Breaking The Bonds Of Fellowship

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My Musings – Let there be no mistake about this.  The Day is rapidly approaching.  “When you see all these things, you know that it is near, right at the door. I tell you the truth, this generation will certainly not pass away until all these things have happened.” (Matthew 24:33-34, NIV 1984).  Read Jesus’ Olivet Discourse, and pay attention to current events.  Are we not at least beginning to see “all these things” happen?

And yet, are we not also seeing an increase in forsaking the meeting together?  The habit of some is becoming the habit of more and more?  It has always been important that we not give up meeting together, but the urgency today is more so, because the day is approaching.   And yet the congregations in many places are dwindling.  Maybe their “itching ears” are not hearing what they want to hear?  Perhaps they are following another gospel that  “is no gospel at all?”  It could be that other priorities have displaced their “first love?”  How many have simply decided to “abandon the faith and follow deceiving spirits and things taught by demons?

God said, “Never will I leave you; never will I forsake you.”  (Hebrews 13:5, NIV 1984).  So why are so many forsaking Him?  Because Jesus said they would (Matthew 24:10).

My Advice – “A day may come when we forsake our [Lord] and break all bonds of fellowship! [Let it] not [be] this day!  By all that you hold dear on this good earth, I bid you stand!”  My paraphrase of Aragorn’s speech before the black gate in “The Return of the King.”

 

 

 

 

 

 

A Cry For Revival

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My Musings – The above verse is a conditional statement.  Conditional statements contain a hypothetical (if) and a consequence (then) when the conditions of the hypothetical are met.

If – Something(s) that must happen:

  • My people, called by My name – In the context of the above verse, this was Israel.  Today, we could apply it to the Church.
  • Will humble themselves – Freed from pride and arrogance. An expression of deference or submission.
  • Pray – To speak to God especially in order to give thanks or to ask for something.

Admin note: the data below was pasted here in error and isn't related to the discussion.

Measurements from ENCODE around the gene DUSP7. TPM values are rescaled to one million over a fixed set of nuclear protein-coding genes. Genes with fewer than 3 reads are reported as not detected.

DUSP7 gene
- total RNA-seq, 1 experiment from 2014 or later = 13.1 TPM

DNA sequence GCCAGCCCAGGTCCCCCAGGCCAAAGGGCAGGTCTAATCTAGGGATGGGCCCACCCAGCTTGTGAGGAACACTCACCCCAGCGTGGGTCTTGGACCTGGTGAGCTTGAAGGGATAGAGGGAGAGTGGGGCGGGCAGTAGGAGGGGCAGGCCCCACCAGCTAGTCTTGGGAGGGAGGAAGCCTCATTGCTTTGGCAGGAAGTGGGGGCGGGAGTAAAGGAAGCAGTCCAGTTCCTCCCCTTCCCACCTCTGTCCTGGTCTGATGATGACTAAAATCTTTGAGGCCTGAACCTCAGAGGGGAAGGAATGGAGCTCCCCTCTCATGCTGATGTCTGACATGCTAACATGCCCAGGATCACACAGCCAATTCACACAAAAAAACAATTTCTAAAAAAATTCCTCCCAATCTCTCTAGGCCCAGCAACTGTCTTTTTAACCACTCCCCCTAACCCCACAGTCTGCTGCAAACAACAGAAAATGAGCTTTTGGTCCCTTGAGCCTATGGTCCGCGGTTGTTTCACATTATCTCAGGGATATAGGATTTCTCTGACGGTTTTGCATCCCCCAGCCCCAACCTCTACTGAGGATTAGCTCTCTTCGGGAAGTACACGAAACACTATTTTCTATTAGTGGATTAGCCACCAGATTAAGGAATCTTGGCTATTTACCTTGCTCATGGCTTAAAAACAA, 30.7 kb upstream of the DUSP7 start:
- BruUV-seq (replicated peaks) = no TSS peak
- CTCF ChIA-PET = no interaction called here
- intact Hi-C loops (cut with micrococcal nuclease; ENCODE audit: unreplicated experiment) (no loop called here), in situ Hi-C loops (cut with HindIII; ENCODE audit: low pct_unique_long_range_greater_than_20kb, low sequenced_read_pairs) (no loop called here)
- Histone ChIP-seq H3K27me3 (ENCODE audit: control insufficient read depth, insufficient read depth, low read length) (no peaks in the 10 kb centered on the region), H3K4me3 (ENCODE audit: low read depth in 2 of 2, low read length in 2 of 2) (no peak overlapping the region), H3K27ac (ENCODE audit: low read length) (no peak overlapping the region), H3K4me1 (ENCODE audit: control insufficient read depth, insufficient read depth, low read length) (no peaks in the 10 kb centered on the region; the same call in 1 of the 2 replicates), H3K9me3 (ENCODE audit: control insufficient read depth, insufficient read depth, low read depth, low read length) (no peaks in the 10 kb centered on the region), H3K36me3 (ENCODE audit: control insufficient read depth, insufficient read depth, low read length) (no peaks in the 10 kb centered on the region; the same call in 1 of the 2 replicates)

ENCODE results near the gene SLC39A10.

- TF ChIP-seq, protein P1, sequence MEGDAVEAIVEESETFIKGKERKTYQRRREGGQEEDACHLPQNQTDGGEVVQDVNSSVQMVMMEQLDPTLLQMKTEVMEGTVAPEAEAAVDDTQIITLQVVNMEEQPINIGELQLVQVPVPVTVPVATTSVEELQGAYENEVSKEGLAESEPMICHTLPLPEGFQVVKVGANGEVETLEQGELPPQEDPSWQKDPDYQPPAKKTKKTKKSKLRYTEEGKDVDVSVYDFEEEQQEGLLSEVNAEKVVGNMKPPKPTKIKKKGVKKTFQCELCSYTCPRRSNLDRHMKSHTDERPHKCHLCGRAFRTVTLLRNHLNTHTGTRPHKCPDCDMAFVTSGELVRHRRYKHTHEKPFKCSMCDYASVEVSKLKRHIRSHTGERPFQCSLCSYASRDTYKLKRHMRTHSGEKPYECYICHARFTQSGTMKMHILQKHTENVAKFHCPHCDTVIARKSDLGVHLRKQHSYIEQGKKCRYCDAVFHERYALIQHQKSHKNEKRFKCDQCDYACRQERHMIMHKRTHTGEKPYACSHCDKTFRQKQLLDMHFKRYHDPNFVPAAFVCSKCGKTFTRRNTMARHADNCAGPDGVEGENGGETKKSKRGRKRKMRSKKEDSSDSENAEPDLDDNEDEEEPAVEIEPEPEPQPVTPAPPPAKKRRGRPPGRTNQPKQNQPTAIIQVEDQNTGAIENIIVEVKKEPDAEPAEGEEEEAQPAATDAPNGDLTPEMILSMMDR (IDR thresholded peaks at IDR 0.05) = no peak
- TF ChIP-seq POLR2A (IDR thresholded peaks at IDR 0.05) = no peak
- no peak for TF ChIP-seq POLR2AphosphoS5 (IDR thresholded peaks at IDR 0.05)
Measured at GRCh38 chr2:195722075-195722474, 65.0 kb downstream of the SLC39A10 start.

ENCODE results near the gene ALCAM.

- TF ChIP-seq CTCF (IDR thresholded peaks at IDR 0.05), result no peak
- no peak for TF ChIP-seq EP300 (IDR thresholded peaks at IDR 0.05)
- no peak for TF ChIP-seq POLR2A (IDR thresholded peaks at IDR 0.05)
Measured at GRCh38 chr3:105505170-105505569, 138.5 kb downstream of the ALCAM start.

• Seek My face – To go in search of, to look for, to try to discover.
  • Turn – To face an opposite or different direction.
  • From Wicked Ways – Morally very bad, evil.

Then – Before something else can happen:

  • I will hear – To pay attention to.
  • I will forgive – Pardon, cancel a debt.
  • I will heal – Correct or put right an undesirable situation.

My Advice – We often attribute the declining state of morality on society in general.  Yet the above verse places the responsibility on the people of God.  We know what we (the Church) need to do (if) in order for God to hear our appeal for the “land” to be healed.  A verse from an old song states “that it only takes a spark to get a fire going, and soon those all around, can warm up in the glowing.”  Be a spark in your local Body, then “pass it on.”  We have to have a spark before we can have a fire.  We have to get it going, before we can expect the glowing.

My 85 Year Old Mom Is A Cheerleader

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My Musings – The above quote from Jesus follows immediately after Peter’s great confession to Jesus’ inquiry ““who do you say I am?”  Peter replied, “you are the Christ, the Son of the living God.” (Matthew 16:16, NIV 1984).  Most of the focus on this verse is on what Jesus meant by “this rock.”  Did he mean Peter?  Was He referring to Himself?  Or is the rock Peter’s confession that Jesus is the Messiah?  Learned theologians cannot agree on this, so I am sure I cannot shed any light on it.  But what I want to focus on in today’s musing is “My Church.”

“My Church.”  There is no mistaking whose Church it is.  But today, many within the Church  want to wrest control from Jesus and make it (keep it) their Church.  They want the worship style to be this way or that.  The time of the service must start no earlier (or later) than this time or that time.  The preacher must not speak any longer than… Well, you get the picture.

Now today, the Church is under increasing criticism, if not downright persecution.  With the increasing influence of secular humanism, relative morality, and it’s “my” view or no view in our schools, in the media and society in general, we (the Church) are in danger of losing the “next generation.”  While there are many things worth “fighting” for in the Church, the above mentioned “non-negotiables” (style, time, length) don’t make the list.

If the Church loses the next generation, where will the Church be?  God will always have His remnant, but how big will that remnant be?  Are we really so vested in the way it’s always been done that we risk that loss?  Are we so insistent that it be “my” Church to such an extent that we have no one to pass it on to?  Now I am not saying we water-down the Gospel to Christianity lite.  There are certain things that are non-negotiable, and we know what those are.

My 85 year old mom understood this.  “Her” Church (the one I grew up in and accepted Christ) was in decline.  It was literally dying off.  Either the lampstand’s light would go out or it needed new oil.  That’s why they voted to become a “satellite” Church of a much larger congregation in a larger town.  And this brought a lot of changes.  Most of which involved those sacred items (style, time and length).  The unadulterated proclamation of the Gospel was not one of the changes.  And in the final analysis, that is what really matters – that the Truth continues to be proclaimed.